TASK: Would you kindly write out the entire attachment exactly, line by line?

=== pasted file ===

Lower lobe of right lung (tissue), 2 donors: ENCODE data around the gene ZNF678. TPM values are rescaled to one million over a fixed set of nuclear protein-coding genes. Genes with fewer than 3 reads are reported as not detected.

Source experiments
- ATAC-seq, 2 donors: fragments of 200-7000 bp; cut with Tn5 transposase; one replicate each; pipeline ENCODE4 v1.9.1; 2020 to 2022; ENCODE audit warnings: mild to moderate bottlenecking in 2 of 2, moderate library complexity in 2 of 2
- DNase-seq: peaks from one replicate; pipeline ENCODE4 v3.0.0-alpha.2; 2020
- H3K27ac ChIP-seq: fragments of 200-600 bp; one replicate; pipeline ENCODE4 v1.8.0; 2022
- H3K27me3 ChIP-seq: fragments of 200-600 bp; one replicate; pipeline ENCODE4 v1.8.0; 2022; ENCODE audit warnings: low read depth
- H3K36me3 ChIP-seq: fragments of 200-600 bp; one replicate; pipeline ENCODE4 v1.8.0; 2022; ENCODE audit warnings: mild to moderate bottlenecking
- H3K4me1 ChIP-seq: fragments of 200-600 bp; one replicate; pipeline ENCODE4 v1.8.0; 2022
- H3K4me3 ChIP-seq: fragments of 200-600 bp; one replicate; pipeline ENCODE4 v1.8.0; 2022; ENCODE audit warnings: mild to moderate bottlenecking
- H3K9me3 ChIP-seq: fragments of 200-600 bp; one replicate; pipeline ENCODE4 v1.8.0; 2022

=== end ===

Lower lobe of right lung (tissue), 2 donors: ENCODE data around the gene ZNF678. TPM values are rescaled to one million over a fixed set of nuclear protein-coding genes. Genes with fewer than 3 reads are reported as not detected.

Source experiments
- ATAC-seq, 2 donors: fragments of 200-7000 bp; cut with Tn5 transposase; one replicate each; pipeline ENCODE4 v1.9.1; 2020 to 2022; ENCODE audit warnings: mild to moderate bottlenecking in 2 of 2, moderate library complexity in 2 of 2
- DNase-seq: peaks from one replicate; pipeline ENCODE4 v3.0.0-alpha.2; 2020
- H3K27ac ChIP-seq: fragments of 200-600 bp; one replicate; pipeline ENCODE4 v1.8.0; 2022
- H3K27me3 ChIP-seq: fragments of 200-600 bp; one replicate; pipeline ENCODE4 v1.8.0; 2022; ENCODE audit warnings: low read depth
- H3K36me3 ChIP-seq: fragments of 200-600 bp; one replicate; pipeline ENCODE4 v1.8.0; 2022; ENCODE audit warnings: mild to moderate bottlenecking
- H3K4me1 ChIP-seq: fragments of 200-600 bp; one replicate; pipeline ENCODE4 v1.8.0; 2022
- H3K4me3 ChIP-seq: fragments of 200-600 bp; one replicate; pipeline ENCODE4 v1.8.0; 2022; ENCODE audit warnings: mild to moderate bottlenecking
- H3K9me3 ChIP-seq: fragments of 200-600 bp; one replicate; pipeline ENCODE4 v1.8.0; 2022